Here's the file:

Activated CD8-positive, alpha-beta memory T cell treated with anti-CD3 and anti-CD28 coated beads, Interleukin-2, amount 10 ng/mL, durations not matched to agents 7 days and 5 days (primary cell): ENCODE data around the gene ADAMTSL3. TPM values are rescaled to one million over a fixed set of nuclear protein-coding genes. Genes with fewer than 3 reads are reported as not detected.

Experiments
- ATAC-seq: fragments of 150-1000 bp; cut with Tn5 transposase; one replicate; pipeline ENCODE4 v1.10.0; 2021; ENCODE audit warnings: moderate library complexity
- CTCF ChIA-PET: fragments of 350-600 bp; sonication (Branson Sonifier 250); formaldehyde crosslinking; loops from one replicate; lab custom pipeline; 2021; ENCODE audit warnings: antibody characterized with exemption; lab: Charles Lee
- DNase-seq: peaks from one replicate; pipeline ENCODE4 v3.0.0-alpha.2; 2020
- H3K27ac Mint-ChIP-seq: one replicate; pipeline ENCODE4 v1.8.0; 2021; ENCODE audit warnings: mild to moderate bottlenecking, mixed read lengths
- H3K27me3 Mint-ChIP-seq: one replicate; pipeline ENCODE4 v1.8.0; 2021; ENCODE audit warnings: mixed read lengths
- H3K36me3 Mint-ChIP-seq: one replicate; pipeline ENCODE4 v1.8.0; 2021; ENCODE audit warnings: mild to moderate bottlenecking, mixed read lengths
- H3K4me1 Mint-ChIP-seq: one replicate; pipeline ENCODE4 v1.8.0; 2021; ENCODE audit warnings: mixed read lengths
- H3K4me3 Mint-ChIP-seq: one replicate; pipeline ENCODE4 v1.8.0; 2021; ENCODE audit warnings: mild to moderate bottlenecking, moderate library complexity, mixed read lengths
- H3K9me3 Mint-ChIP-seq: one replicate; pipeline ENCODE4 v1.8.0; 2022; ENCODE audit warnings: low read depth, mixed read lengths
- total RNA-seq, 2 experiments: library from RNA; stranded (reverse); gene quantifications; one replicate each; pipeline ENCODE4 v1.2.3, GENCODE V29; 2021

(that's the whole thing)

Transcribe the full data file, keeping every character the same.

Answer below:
Activated CD8-positive, alpha-beta memory T cell treated with anti-CD3 and anti-CD28 coated beads, Interleukin-2, amount 10 ng/mL, durations not matched to agents 7 days and 5 days (primary cell): ENCODE data around the gene ADAMTSL3. TPM values are rescaled to one million over a fixed set of nuclear protein-coding genes. Genes with fewer than 3 reads are reported as not detected.

Experiments
- ATAC-seq: fragments of 150-1000 bp; cut with Tn5 transposase; one replicate; pipeline ENCODE4 v1.10.0; 2021; ENCODE audit warnings: moderate library complexity
- CTCF ChIA-PET: fragments of 350-600 bp; sonication (Branson Sonifier 250); formaldehyde crosslinking; loops from one replicate; lab custom pipeline; 2021; ENCODE audit warnings: antibody characterized with exemption; lab: Charles Lee
- DNase-seq: peaks from one replicate; pipeline ENCODE4 v3.0.0-alpha.2; 2020
- H3K27ac Mint-ChIP-seq: one replicate; pipeline ENCODE4 v1.8.0; 2021; ENCODE audit warnings: mild to moderate bottlenecking, mixed read lengths
- H3K27me3 Mint-ChIP-seq: one replicate; pipeline ENCODE4 v1.8.0; 2021; ENCODE audit warnings: mixed read lengths
- H3K36me3 Mint-ChIP-seq: one replicate; pipeline ENCODE4 v1.8.0; 2021; ENCODE audit warnings: mild to moderate bottlenecking, mixed read lengths
- H3K4me1 Mint-ChIP-seq: one replicate; pipeline ENCODE4 v1.8.0; 2021; ENCODE audit warnings: mixed read lengths
- H3K4me3 Mint-ChIP-seq: one replicate; pipeline ENCODE4 v1.8.0; 2021; ENCODE audit warnings: mild to moderate bottlenecking, moderate library complexity, mixed read lengths
- H3K9me3 Mint-ChIP-seq: one replicate; pipeline ENCODE4 v1.8.0; 2022; ENCODE audit warnings: low read depth, mixed read lengths
- total RNA-seq, 2 experiments: library from RNA; stranded (reverse); gene quantifications; one replicate each; pipeline ENCODE4 v1.2.3, GENCODE V29; 2021